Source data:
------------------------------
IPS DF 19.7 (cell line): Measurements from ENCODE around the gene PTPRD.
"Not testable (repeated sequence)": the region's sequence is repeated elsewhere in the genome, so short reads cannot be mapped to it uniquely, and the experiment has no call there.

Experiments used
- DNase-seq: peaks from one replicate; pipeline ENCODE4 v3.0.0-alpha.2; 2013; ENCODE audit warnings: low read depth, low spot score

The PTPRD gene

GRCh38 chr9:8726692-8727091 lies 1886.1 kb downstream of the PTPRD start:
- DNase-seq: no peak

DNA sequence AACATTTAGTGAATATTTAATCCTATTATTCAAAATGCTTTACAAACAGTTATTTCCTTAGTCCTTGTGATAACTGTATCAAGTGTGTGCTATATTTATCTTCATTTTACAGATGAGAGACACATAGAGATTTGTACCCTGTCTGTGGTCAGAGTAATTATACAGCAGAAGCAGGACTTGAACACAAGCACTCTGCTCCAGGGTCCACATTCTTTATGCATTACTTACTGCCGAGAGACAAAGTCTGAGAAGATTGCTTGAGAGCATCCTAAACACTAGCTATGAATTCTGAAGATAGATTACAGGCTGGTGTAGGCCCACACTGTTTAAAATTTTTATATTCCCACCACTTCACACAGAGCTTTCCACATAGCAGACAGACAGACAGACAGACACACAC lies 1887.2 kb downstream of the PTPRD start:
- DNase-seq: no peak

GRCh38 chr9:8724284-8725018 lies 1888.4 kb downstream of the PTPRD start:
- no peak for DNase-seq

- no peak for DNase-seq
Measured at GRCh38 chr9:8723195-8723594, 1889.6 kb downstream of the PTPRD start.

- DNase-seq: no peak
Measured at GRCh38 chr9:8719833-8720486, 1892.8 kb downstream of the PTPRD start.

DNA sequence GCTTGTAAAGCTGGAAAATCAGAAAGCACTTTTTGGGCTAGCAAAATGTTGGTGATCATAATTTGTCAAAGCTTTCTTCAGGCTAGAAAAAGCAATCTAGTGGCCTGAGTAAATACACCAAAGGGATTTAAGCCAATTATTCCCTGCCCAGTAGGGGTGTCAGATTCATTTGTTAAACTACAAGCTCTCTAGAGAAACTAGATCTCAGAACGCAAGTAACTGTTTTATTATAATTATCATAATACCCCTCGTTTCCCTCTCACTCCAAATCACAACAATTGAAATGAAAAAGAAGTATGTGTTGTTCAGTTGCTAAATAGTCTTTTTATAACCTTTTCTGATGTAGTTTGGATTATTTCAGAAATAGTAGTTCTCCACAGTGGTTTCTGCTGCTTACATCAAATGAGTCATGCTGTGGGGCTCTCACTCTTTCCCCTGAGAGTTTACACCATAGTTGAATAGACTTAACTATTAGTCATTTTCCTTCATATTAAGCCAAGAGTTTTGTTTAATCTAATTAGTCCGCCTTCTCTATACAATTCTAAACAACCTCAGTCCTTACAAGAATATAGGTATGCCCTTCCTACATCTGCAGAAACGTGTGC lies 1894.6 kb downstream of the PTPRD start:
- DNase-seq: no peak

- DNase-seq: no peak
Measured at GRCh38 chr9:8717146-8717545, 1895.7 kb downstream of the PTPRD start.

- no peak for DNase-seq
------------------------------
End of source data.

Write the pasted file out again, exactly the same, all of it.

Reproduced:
IPS DF 19.7 (cell line): Measurements from ENCODE around the gene PTPRD.
"Not testable (repeated sequence)": the region's sequence is repeated elsewhere in the genome, so short reads cannot be mapped to it uniquely, and the experiment has no call there.

Experiments used
- DNase-seq: peaks from one replicate; pipeline ENCODE4 v3.0.0-alpha.2; 2013; ENCODE audit warnings: low read depth, low spot score

The PTPRD gene

GRCh38 chr9:8726692-8727091 lies 1886.1 kb downstream of the PTPRD start:
- DNase-seq: no peak

DNA sequence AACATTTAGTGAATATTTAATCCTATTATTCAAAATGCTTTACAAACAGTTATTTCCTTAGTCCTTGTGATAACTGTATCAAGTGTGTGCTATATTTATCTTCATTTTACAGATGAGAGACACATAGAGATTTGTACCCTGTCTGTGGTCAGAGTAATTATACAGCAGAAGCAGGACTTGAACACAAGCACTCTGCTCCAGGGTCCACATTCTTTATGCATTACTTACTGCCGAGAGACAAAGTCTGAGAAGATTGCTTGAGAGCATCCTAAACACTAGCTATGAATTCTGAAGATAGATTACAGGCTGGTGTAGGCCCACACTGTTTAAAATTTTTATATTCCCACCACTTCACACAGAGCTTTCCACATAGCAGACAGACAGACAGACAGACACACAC lies 1887.2 kb downstream of the PTPRD start:
- DNase-seq: no peak

GRCh38 chr9:8724284-8725018 lies 1888.4 kb downstream of the PTPRD start:
- no peak for DNase-seq

- no peak for DNase-seq
Measured at GRCh38 chr9:8723195-8723594, 1889.6 kb downstream of the PTPRD start.

- DNase-seq: no peak
Measured at GRCh38 chr9:8719833-8720486, 1892.8 kb downstream of the PTPRD start.

DNA sequence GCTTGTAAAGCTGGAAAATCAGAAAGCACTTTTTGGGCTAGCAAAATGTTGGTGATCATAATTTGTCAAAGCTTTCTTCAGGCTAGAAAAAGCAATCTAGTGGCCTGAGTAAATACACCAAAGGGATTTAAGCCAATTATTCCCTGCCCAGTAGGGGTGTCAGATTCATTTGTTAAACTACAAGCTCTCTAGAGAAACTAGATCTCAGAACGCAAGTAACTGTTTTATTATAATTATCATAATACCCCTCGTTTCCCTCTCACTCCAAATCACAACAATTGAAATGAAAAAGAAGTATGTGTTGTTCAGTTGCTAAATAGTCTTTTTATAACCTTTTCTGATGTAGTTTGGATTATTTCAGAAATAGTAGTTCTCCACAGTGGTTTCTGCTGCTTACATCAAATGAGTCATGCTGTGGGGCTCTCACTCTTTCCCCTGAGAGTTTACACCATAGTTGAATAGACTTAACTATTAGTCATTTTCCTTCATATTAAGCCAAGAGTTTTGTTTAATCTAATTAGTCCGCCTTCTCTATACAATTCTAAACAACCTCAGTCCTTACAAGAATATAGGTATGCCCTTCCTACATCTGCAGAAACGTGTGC lies 1894.6 kb downstream of the PTPRD start:
- DNase-seq: no peak

- DNase-seq: no peak
Measured at GRCh38 chr9:8717146-8717545, 1895.7 kb downstream of the PTPRD start.

- no peak for DNase-seq